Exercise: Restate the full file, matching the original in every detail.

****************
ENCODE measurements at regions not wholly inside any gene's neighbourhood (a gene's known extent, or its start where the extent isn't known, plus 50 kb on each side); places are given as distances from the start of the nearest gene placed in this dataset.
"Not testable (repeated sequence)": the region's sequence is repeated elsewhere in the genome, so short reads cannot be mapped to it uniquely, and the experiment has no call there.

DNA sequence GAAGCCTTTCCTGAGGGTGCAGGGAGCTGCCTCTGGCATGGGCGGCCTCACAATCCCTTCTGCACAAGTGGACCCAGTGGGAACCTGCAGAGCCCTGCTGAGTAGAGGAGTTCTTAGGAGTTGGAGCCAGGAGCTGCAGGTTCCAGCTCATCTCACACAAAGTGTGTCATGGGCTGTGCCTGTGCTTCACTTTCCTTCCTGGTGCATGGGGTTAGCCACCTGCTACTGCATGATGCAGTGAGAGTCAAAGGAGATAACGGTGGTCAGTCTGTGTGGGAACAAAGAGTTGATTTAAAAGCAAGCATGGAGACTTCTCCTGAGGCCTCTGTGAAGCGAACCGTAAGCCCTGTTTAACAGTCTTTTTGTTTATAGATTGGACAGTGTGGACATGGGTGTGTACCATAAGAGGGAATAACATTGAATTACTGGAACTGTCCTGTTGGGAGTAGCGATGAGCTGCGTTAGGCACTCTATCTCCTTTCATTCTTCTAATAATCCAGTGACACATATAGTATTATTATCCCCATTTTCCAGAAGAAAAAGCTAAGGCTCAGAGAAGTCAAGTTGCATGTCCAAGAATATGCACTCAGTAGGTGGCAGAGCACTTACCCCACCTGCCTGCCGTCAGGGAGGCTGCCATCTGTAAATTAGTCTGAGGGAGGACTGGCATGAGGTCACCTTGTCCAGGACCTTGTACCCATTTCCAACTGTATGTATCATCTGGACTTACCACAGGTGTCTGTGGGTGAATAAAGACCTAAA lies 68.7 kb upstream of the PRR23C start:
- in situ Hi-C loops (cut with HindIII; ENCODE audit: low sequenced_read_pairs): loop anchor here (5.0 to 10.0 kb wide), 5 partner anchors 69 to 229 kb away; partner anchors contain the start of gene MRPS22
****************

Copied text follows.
ENCODE measurements at regions not wholly inside any gene's neighbourhood (a gene's known extent, or its start where the extent isn't known, plus 50 kb on each side); places are given as distances from the start of the nearest gene placed in this dataset.
"Not testable (repeated sequence)": the region's sequence is repeated elsewhere in the genome, so short reads cannot be mapped to it uniquely, and the experiment has no call there.

DNA sequence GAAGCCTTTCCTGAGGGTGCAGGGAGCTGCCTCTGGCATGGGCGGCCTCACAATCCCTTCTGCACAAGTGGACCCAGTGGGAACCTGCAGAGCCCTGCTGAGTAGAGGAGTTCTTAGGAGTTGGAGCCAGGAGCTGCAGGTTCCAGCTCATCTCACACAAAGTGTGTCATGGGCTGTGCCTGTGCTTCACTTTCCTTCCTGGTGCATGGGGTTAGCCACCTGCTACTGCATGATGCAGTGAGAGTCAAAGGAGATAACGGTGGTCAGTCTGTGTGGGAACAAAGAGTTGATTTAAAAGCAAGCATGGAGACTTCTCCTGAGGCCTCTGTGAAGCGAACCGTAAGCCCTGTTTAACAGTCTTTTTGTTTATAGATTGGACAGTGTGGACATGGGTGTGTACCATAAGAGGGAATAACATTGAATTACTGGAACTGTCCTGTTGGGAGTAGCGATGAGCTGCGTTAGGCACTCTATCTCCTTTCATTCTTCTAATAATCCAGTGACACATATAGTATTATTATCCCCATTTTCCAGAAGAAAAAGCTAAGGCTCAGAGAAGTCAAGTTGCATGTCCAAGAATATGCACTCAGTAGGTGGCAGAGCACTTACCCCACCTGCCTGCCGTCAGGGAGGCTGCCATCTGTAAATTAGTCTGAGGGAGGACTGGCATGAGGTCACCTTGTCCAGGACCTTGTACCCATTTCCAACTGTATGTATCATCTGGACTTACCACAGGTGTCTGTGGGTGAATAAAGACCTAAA lies 68.7 kb upstream of the PRR23C start:
- in situ Hi-C loops (cut with HindIII; ENCODE audit: low sequenced_read_pairs): loop anchor here (5.0 to 10.0 kb wide), 5 partner anchors 69 to 229 kb away; partner anchors contain the start of gene MRPS22